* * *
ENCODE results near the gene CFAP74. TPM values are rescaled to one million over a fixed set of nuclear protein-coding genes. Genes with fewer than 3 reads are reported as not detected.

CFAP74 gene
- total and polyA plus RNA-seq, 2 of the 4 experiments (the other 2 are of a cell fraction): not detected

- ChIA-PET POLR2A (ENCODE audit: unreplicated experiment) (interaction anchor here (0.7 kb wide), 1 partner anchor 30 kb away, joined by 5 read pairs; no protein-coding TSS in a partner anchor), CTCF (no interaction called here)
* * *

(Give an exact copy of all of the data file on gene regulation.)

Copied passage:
ENCODE results near the gene CFAP74. TPM values are rescaled to one million over a fixed set of nuclear protein-coding genes. Genes with fewer than 3 reads are reported as not detected.

CFAP74 gene
- total and polyA plus RNA-seq, 2 of the 4 experiments (the other 2 are of a cell fraction): not detected

- ChIA-PET POLR2A (ENCODE audit: unreplicated experiment) (interaction anchor here (0.7 kb wide), 1 partner anchor 30 kb away, joined by 5 read pairs; no protein-coding TSS in a partner anchor), CTCF (no interaction called here)